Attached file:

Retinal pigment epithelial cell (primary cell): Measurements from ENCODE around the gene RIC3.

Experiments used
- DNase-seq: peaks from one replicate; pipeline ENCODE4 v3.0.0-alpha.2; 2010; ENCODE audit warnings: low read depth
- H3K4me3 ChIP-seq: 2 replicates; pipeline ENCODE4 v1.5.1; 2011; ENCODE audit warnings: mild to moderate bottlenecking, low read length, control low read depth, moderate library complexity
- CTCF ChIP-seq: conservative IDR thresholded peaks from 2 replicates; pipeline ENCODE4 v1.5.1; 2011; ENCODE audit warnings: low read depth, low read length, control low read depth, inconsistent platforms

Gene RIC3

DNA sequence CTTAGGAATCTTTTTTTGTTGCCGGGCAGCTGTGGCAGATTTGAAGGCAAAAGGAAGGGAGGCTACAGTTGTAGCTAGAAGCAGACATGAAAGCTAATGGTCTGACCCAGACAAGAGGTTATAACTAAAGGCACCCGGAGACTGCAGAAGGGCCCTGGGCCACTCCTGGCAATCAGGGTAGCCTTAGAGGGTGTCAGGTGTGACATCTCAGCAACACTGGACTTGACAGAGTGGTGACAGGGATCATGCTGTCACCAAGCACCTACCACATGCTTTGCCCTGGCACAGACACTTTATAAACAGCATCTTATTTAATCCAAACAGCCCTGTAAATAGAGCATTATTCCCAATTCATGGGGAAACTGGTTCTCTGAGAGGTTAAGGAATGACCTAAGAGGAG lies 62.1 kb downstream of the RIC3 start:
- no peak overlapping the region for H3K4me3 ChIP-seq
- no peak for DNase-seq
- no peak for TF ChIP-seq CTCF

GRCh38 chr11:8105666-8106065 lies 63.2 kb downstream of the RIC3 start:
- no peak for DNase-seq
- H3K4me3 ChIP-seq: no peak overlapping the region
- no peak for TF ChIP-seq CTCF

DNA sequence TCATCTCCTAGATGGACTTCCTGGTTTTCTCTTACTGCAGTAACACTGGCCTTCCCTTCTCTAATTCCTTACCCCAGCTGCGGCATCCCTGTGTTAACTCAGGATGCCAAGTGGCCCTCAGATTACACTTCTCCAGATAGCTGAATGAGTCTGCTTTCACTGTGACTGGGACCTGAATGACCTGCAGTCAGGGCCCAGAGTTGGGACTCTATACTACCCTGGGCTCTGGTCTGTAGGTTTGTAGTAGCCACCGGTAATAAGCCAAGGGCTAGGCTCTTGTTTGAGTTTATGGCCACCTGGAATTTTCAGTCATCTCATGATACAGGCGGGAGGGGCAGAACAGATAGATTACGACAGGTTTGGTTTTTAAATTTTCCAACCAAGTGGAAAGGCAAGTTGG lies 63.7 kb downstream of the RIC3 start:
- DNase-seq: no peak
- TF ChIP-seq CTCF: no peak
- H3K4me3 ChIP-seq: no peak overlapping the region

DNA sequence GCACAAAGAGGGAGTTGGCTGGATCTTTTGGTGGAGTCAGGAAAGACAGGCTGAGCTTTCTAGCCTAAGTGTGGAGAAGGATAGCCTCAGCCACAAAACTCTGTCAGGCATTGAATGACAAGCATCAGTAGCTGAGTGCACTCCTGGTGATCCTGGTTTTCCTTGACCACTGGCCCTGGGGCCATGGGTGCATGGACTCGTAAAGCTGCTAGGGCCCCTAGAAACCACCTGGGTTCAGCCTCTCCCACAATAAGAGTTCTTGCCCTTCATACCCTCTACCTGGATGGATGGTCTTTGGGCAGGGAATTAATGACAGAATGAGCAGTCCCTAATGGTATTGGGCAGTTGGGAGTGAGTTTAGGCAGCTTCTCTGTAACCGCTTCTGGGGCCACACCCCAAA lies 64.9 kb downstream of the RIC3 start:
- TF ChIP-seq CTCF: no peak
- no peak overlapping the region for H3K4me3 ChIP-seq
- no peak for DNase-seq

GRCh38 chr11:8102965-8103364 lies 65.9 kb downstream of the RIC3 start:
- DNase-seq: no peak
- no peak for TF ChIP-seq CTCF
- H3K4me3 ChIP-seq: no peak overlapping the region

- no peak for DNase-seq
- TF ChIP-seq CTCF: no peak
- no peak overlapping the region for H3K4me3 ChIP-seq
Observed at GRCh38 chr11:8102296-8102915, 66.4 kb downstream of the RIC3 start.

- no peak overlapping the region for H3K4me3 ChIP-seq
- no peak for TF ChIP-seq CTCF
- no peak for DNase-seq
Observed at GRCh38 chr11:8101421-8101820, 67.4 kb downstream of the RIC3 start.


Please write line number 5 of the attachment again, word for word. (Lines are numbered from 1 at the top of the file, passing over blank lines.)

- CTCF ChIP-seq: conservative IDR thresholded peaks from 2 replicates; pipeline ENCODE4 v1.5.1; 2011; ENCODE audit warnings: low read depth, low read length, control low read depth, inconsistent platforms